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Designing ‘Celluloid Skyline: New York and the Movies’

( all images and text via Pentagram’s blog )

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Celluloid Skyline: New York and the Movies opens today at Vanderbilt Hall in Grand Central Station.

Lisa Strausfeld and her team, in collaboration with the author and architect James Sanders, have designed the exhibition Celluloid Skyline: New York and the Movies that opens today in Grand Central Terminal. The month-long multimedia exhibition, based on Sanders’ classic book by the same name, relates the hundred-year plus history of filmmaking in and about New York City in a display of original scenic backings, film footage, production stills, and exhibition panels complete with quotes, location shots, art department drawings and renderings.

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At rear, a backdrop of the old Penn Station from The Clock (1945).

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Large rear-projection screens play signature scenes from films like Manhattan (1978).

Celluloid Skyline was designed to create an environment that recalls the cinematic experience, and the exhibition takes full advantage of Vanderbilt Hall’s dramatic interior, a space itself so representative of New York and one of the few rooms in the city large enough to hold the exhibition’s contents. “This is not a conventional museum-style exhibit, but rather a vast, immersive, magical environment that allows people to walk into the ‘movie New York’ of their dreams,” says Sanders.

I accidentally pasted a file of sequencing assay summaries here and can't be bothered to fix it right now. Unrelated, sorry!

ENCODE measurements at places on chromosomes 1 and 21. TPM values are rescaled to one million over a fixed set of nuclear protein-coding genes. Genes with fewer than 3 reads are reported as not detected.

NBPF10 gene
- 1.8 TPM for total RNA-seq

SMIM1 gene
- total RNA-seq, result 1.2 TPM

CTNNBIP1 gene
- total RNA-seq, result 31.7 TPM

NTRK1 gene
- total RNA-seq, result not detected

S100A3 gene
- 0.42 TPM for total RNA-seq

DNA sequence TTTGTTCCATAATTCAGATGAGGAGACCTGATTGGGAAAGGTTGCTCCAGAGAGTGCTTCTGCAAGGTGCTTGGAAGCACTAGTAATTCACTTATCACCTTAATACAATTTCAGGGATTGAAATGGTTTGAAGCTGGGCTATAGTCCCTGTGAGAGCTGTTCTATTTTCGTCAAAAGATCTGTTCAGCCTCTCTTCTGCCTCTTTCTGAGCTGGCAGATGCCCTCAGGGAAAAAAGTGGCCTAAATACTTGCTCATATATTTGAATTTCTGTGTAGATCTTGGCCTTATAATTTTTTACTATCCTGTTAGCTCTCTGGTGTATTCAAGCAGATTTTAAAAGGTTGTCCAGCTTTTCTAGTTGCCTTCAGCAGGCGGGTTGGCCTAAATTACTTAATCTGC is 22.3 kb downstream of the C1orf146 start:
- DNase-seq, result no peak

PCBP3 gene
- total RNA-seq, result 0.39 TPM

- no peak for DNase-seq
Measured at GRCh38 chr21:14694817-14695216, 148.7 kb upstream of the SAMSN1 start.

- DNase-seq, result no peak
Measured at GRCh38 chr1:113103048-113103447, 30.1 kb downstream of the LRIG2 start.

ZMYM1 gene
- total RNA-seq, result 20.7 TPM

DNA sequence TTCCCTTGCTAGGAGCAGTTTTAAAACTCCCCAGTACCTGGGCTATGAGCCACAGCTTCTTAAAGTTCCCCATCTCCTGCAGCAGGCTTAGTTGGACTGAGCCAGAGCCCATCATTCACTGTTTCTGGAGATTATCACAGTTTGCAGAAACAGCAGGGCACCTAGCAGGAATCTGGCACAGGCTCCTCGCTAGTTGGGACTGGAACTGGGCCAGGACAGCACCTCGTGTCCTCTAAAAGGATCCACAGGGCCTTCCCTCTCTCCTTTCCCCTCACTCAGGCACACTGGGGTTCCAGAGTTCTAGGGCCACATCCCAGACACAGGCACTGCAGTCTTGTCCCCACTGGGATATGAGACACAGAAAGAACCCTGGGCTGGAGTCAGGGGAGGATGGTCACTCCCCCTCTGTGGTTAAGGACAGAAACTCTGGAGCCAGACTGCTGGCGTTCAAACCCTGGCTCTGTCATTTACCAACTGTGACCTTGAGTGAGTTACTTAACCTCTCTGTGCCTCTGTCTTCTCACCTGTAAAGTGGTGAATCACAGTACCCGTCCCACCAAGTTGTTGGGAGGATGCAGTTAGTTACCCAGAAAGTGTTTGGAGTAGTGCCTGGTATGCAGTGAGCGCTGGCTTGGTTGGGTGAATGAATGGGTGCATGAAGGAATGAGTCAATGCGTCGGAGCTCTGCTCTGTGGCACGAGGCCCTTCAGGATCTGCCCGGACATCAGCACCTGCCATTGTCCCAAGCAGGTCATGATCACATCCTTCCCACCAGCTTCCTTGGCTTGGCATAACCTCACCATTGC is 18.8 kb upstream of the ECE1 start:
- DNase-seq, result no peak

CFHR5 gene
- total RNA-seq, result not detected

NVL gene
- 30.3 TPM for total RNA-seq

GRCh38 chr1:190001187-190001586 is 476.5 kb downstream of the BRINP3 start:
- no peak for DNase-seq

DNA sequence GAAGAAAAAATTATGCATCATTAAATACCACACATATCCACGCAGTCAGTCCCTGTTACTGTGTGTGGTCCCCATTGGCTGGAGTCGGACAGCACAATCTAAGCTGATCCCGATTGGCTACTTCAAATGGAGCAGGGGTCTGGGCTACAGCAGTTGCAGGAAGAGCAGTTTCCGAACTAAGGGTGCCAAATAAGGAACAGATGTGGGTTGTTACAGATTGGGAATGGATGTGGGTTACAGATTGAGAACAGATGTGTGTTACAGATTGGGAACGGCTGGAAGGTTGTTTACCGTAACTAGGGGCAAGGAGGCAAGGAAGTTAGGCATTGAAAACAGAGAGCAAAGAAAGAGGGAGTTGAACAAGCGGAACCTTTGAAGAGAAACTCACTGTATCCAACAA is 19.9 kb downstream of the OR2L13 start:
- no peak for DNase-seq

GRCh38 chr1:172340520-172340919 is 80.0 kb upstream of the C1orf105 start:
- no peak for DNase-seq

The highlights of the exhibition are the four gigantic “scenic backing” paintings used in such films as Alfred Hitchcock’s North by Northwest and Vincente Minnelli’s The Clock. These meticulously rendered cityscapes, some more than 25 feet high and 60 feet long, have never been publicly exhibited and are hung on scaffolding around the perimeter of the room. The result is a space in which visitors feel, in Sanders’ words, “as if they are actually inhabiting the various environments of the filmic city—streets, skyscrapers, rooftops, theaters, waterfronts, interiors—allowing viewers to come away with a greater understanding not only of the moviemaking process, but of the urban character, texture and significance of the real city.”

Full article + images here >

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Filed under: architecture, art, films, space/place, urban

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